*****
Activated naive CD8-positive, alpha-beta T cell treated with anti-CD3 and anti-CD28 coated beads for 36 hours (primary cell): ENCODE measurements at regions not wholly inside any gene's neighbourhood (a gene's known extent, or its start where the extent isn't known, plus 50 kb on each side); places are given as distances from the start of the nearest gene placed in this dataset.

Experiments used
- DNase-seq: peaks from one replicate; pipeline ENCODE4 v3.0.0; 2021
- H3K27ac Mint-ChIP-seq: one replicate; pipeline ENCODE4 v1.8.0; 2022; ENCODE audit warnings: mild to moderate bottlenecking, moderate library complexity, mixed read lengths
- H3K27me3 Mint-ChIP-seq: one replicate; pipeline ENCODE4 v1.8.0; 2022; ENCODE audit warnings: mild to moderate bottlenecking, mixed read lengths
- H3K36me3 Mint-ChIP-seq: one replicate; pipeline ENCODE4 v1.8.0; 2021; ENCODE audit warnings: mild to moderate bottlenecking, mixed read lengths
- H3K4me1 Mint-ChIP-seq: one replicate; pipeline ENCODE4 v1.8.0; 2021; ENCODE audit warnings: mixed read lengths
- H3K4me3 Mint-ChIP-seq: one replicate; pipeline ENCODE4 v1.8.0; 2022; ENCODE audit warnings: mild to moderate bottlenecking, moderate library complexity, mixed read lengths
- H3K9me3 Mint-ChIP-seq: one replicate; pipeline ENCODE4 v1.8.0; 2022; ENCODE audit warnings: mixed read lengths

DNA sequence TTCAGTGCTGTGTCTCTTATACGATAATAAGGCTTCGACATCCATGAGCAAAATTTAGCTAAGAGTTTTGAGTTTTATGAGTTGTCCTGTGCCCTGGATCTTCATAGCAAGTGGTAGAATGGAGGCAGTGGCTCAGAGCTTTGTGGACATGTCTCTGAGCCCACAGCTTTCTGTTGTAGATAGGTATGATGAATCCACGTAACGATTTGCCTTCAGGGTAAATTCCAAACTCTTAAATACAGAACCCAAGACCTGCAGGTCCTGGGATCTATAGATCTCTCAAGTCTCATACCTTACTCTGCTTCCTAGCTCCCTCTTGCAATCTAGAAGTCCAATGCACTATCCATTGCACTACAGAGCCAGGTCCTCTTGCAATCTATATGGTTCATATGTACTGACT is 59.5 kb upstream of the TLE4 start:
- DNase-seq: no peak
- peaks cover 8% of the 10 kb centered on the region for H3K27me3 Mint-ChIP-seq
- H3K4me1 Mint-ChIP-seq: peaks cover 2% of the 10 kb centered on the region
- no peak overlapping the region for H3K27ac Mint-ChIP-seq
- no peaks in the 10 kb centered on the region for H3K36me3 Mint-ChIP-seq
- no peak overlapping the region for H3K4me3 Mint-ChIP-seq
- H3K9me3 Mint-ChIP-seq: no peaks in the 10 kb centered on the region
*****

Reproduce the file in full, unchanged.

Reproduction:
Activated naive CD8-positive, alpha-beta T cell treated with anti-CD3 and anti-CD28 coated beads for 36 hours (primary cell): ENCODE measurements at regions not wholly inside any gene's neighbourhood (a gene's known extent, or its start where the extent isn't known, plus 50 kb on each side); places are given as distances from the start of the nearest gene placed in this dataset.

Experiments used
- DNase-seq: peaks from one replicate; pipeline ENCODE4 v3.0.0; 2021
- H3K27ac Mint-ChIP-seq: one replicate; pipeline ENCODE4 v1.8.0; 2022; ENCODE audit warnings: mild to moderate bottlenecking, moderate library complexity, mixed read lengths
- H3K27me3 Mint-ChIP-seq: one replicate; pipeline ENCODE4 v1.8.0; 2022; ENCODE audit warnings: mild to moderate bottlenecking, mixed read lengths
- H3K36me3 Mint-ChIP-seq: one replicate; pipeline ENCODE4 v1.8.0; 2021; ENCODE audit warnings: mild to moderate bottlenecking, mixed read lengths
- H3K4me1 Mint-ChIP-seq: one replicate; pipeline ENCODE4 v1.8.0; 2021; ENCODE audit warnings: mixed read lengths
- H3K4me3 Mint-ChIP-seq: one replicate; pipeline ENCODE4 v1.8.0; 2022; ENCODE audit warnings: mild to moderate bottlenecking, moderate library complexity, mixed read lengths
- H3K9me3 Mint-ChIP-seq: one replicate; pipeline ENCODE4 v1.8.0; 2022; ENCODE audit warnings: mixed read lengths

DNA sequence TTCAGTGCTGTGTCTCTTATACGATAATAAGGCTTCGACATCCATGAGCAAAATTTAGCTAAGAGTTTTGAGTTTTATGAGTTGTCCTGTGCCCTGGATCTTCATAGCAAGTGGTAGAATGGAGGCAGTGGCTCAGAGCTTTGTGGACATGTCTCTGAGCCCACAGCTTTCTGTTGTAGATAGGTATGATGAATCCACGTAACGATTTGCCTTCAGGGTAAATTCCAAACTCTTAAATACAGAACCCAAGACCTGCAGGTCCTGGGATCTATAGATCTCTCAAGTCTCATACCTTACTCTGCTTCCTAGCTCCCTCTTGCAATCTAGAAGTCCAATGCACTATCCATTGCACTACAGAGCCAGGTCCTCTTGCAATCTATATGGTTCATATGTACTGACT is 59.5 kb upstream of the TLE4 start:
- DNase-seq: no peak
- peaks cover 8% of the 10 kb centered on the region for H3K27me3 Mint-ChIP-seq
- H3K4me1 Mint-ChIP-seq: peaks cover 2% of the 10 kb centered on the region
- no peak overlapping the region for H3K27ac Mint-ChIP-seq
- no peaks in the 10 kb centered on the region for H3K36me3 Mint-ChIP-seq
- no peak overlapping the region for H3K4me3 Mint-ChIP-seq
- H3K9me3 Mint-ChIP-seq: no peaks in the 10 kb centered on the region